As I said over-population is not a number, nor a density. It is species-specific; and dependent upon the complexity and resilience of the ecosystem that supports it. Our problem as humans is that many of us don’t recognise the value of the global ecosystem that is currently failing to support us; and which we are therefore continuing to degrade… In nature, populations generally do not exceed the carrying capacity of their environment because food supply limitations or predation intervene to stop them. However, human interference (such as the sudden removal of a predator or prey species) – can suddenly have that effect – resulting in overshoot and collapse of a population. Have you noticed humans have no predator (apart form disease) to control their numbers?

        Far more importantly, of course, humans have used technology to help support a global population that has already exceeded the Earth’s ecological carrying capacity and – in our hubris – some of us continue to believe that technology can solve all our problems.

        In 1968, Garrett Hardin warned us that the battle to feed all of humanity was over (i.e. we had lost). Malnutrition, starvation, and death are not a failure in food distribution; they are a consequence of regional over-population. Furthermore, charity is not the answer; nor is milk powder or disease resistant GMOs (from which only multi-national companies benefit). The solution is less people; and this will only be achieved through better education (so that people stop thinking of children as a permanent healthcare insurance); and the emancipation of women (so that they control their own fertility).

        I think it is Joyce Meyer who once said, “Your charisma can get you to places your character cannot keep you” and I think humanity is about to learn the lesson of this truth by a fall – not from grace but – from supremacy.

    • klem permalink
      2012/05/16 7:48 am

      Thanks. Great responses Christine and Martin, they were long and obfuscatory as expected. So I’ll summarize them here; there is no number.

      This is a straightforward fundamental question and after roughly 40 years that people have been asking it, the overpopulation alarmists still cannot answer. We could have 1 billion and it would make no difference. I guess those who benefit from spreading population fear will continue to benefit from it.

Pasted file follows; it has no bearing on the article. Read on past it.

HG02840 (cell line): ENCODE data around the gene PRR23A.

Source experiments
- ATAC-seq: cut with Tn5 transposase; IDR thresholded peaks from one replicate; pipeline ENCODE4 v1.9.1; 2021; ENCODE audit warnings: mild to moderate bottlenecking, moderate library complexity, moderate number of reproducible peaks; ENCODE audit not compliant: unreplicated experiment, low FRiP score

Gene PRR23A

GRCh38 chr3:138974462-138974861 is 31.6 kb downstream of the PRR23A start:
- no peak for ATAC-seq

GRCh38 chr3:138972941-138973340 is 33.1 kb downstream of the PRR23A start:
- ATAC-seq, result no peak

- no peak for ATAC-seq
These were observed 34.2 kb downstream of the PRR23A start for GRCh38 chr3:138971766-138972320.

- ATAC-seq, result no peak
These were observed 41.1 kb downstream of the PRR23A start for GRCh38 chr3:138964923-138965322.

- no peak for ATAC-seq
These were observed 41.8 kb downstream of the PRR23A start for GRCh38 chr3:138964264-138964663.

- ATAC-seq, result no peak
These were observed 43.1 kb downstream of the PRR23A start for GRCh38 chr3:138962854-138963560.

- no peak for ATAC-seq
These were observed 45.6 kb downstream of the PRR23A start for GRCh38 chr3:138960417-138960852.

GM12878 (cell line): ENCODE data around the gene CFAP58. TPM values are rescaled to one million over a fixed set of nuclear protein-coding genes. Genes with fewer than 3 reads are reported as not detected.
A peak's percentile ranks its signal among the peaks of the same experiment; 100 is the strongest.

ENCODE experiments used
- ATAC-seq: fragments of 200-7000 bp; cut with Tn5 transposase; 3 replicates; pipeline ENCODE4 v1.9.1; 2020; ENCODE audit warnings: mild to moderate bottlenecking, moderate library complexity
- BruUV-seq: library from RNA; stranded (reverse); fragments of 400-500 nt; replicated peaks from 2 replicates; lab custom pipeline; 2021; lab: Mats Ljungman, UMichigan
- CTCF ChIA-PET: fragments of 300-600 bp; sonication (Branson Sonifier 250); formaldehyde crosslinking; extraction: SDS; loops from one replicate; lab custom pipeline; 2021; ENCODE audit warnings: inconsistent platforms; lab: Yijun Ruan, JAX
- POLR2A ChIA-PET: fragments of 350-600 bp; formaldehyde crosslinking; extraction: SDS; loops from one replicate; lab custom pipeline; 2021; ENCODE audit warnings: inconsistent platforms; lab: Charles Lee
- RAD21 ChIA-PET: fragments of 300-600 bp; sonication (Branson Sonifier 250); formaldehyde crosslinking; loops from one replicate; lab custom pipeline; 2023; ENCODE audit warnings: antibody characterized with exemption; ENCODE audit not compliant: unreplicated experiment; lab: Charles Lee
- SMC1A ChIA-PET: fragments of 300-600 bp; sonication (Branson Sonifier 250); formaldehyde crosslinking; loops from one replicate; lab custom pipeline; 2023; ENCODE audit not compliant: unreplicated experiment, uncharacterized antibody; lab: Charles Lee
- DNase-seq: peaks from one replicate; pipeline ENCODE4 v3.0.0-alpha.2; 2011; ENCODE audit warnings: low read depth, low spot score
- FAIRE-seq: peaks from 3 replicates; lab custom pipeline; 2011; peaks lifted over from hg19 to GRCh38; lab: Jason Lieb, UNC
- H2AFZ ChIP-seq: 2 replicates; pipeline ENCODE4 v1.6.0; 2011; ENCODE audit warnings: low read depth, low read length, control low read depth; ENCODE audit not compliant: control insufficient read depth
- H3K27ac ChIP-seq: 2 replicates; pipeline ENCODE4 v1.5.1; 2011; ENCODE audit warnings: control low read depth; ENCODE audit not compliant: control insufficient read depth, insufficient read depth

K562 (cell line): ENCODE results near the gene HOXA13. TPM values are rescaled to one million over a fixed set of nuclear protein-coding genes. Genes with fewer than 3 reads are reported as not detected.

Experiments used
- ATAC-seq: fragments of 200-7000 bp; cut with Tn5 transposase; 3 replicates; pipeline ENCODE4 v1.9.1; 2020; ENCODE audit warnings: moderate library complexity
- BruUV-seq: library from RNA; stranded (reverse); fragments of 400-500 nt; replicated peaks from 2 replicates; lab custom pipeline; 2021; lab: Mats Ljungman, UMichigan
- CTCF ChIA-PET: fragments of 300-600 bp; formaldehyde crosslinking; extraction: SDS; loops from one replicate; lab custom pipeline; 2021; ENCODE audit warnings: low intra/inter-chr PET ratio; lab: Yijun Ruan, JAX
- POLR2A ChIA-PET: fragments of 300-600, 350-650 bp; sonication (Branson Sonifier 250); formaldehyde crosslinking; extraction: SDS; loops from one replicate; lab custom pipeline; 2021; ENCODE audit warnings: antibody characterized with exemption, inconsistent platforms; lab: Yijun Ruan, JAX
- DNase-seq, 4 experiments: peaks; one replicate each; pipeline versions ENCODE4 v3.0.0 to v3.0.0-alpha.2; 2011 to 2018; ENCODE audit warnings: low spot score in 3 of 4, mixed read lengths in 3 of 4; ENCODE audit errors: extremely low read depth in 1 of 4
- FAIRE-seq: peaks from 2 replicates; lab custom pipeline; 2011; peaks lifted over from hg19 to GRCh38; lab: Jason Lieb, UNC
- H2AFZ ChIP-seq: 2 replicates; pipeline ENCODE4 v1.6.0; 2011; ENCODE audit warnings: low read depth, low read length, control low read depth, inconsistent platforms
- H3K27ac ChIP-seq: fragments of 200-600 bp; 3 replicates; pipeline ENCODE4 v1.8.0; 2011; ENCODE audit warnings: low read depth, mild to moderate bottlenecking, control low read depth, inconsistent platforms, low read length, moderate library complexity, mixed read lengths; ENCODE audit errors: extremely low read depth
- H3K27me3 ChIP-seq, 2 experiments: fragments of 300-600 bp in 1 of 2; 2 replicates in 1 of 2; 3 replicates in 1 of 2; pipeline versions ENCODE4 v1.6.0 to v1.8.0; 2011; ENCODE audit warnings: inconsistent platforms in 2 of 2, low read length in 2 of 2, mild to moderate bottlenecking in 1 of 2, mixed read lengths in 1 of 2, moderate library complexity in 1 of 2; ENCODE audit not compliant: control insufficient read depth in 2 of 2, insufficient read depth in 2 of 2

cheers

      • 2012/05/16 8:44 am

        Klem, I have answered your question. Over-population is not a number. Just because you insist that it should be one does not invalidate my response that it isn’t. Life is not that simple. This is called a false dichotomy. Therefore, it is you that needs to stop the obfuscation and state clearly whether or not you accept that the Earth’s resources are finite; and that it has a finite capacity to recycle the waste products of human activity (including CO2)?

        Can you please tell me exactly who does benefit from spreading what you call “population fear”? Over-population is a reality. Fear doesn’t come into it. However, we will only be able to solve the problem once we stop denying that we have one.

        Advances in technology have allowed us to stave-off the effects of limits to growth phenomena (as was acknowledged in the early 1970s that they would do). However, we were also warned (by the same team of MIT researchers employed by right-wing bunch of plutocrats called The Club of Rome) that this would just mean that humanity would be confronted by numerous limits to growth phenomena simultaneously (because technology cannot change reality).

        As Herman E Daly put it… “The Earth may be developing but it is not growing!”

  2. 2012/05/09 9:57 am

    Putting it on my “to see” list.

  3. 2013/02/10 7:23 am

    Putting it on my “should be on general release at major cinemas, and, oh, also on the idiot box now and then, too” list.

    I had hoped Dogwoof would carry it, but it seems not. Amazon can only offer me a ‘region 1′ disc (I’m in the second class ‘region 2′). Gotta love ‘anti-piracy’ measures.

  4. 2013/02/10 7:48 pm

    LOL.
    Do you have Netflix? This movie is not available in Canada (much aren’t!) but it might be available in your region!